I never thought marrying Maggie would set us on the path to be one of the faces for Marriage Equality outside of our circles. Sure, we experienced fear & a sense of disappointment that people were attacking us personally & OUR family after Prop 8 was passed a few days after we married 1 Nov 2008. We had some anxiety as we awaited the decision from the CA State Supreme Court to continue to recognize our marriage & the marriage of the other 18,000 same sex couples who married during the 142 days it was legal. We had discussions, debates & arguments with some family members & members of our communities as we wanted to make sure ALL Californians had the same rights & responsibilities of marriage. But we otherwise continued to live our lives, love each other, & be active in communities we loved. We were just like any other newlywed couple.
I received a phone call from my doctor a few months after our nuptials. Some abnormal lesions were discovered in my brain during an MRI. After more tests, more evaluations, 2 spinal taps, dozens of neurological visits & a trip to the ER 11 hrs before a good friend's wedding, we had confirmation. This was MS. It was determined to be caused by my military service. MS robs people of movement, & can affect any part daily life, from speech to vision, balance to memory, loss of motor function to loss of independence. It affects the brain & Central Nervous System. There is no cure.
There is only medication to slow down the disease's progression. And I was scared, because having this disease brought up what I saw my Mom go through as she fought MS for 20yrs. It also reminded me of how my stepfather took care of Mom when she started going downhill, & how my Mom took care of him in life & after she died at 51 because they were married. My Pop is still benefiting from my Mom's pension, Social Security benefits, & health insurance because they were married to each other.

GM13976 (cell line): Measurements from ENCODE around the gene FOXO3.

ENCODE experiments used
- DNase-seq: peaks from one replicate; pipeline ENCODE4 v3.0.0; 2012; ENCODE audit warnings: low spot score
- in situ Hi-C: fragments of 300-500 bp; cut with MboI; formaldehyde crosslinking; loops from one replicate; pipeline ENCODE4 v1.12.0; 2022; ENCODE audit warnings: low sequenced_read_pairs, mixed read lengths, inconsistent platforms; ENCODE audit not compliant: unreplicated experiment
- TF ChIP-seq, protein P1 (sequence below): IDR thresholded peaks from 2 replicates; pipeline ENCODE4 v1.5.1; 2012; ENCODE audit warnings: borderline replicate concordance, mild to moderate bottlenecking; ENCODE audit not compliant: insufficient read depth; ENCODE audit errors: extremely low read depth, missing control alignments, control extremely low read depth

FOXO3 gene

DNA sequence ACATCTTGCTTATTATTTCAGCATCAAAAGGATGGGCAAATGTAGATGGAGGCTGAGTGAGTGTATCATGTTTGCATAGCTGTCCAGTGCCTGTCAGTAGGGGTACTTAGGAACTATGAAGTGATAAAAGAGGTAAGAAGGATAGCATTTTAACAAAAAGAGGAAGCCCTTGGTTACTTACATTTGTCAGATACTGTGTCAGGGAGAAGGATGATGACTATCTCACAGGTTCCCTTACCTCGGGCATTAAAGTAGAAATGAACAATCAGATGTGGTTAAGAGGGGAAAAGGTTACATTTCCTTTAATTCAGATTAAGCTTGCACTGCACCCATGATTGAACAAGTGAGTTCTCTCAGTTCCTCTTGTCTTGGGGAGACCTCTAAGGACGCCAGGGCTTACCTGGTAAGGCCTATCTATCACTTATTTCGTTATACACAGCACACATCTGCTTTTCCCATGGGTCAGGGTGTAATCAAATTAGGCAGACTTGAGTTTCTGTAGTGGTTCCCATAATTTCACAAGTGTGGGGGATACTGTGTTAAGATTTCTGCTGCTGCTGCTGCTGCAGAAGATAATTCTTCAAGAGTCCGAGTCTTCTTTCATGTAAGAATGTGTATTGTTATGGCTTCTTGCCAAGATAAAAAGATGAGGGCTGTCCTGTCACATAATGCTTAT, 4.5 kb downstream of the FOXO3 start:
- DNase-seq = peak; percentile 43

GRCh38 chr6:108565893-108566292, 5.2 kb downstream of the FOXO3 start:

Like my Mom, I wanted to make sure I had my end of life matters in order so Maggie would be provided for when something happened to me. That sounds sobering for most 38 yr olds, but I had to do this a few times when I was in the Army from the time I was 19 until I was 30. As a disabled veteran, I knew that my wife would be eligible for benefits I earned because of my military service. I wanted Maggie buried with me in a Veteran's Cemetery when the time came. But I found out that if something happened to me, my wife wouldn't be recognized as such by the country I fought to defend. While I was alive, & even in death, the Defense of Marriage Act would deny her the VA benefits any heterosexual spouse of a veteran receives. My wife couldn't be buried with me at any Veterans Cemetery, even here in California, because they took federal monies to help with the Cemetery. They had to follow federal law.
I was angry. Really, we couldn't be buried together?! It's not like the neighbors are going to walk out, or people who come to pay their respects to their loved ones are going to boycott-everyone's DEAD! Why should this even matter? Maggie was going to be taking care of me as this disease progressed, & making sure she had the same benefits as any other spouse was the least I could do for her. I had to fight for her because she is the best thing that's happened to me. And she deserves everything I can give her.
It was time to funnel my anger to make a change. With the initial help from another Army Veteran named Wendi, I asked the VA to recognize my wife as my dependent. It was the fastest denial letter I had ever received or heard of. Two weeks after I sent my request, it was denied. A month after that, I appealed that decision. It was denied again, & the VA asked who would be representing me as my legal counsel if I wanted to continue this fight. I took this as a challenge, & got a civil rights powerhouse stand up for our family.
With the help of Southern Poverty Law Center (SPLC) & WilmerHale, we filed a federal lawsuit against section 3 of DOMA & Title 38 of the VA so my wife would be treated as any other married spouse of a disabled veteran would on 1 February 2012. We were taken aback when we actually saw our lawsuit, "Cooper-Harris vs USA". We shared our story with the news, media, social networks why marriage mattered, why it made no sense to treat our marriage differently than any other marriage because we are 2 women. And our family & friends rallied around us, sharing our story & why they supported our fight. If we had to be the face of this inequity to get the conversation started & get things changed, so be it.
Our lawsuit ended about a month after the SCOTUS decision on Edie Windsor's case [July 2013]. The US District Court ruled that the VA had to treat my wife as my dependent since section 3 of DOMA was ruled unconstitutional 29 August 2013. Attorney General Eric Holder cited our case along with the SCOTUS decision on Windsor as reason they would not continue to uphold Title 38's definition of spouse for veterans in same sex marriage in a letter to Congress in September 2013. The Bipartisan Legal Advisory Group (BLAG) of the House of Representatives cited our case as dropping their defending DOMA in federal court. And we finally got the letter from the VA February 2014, 2yrs after we started this fight, that officially recognizes Maggie as my wife.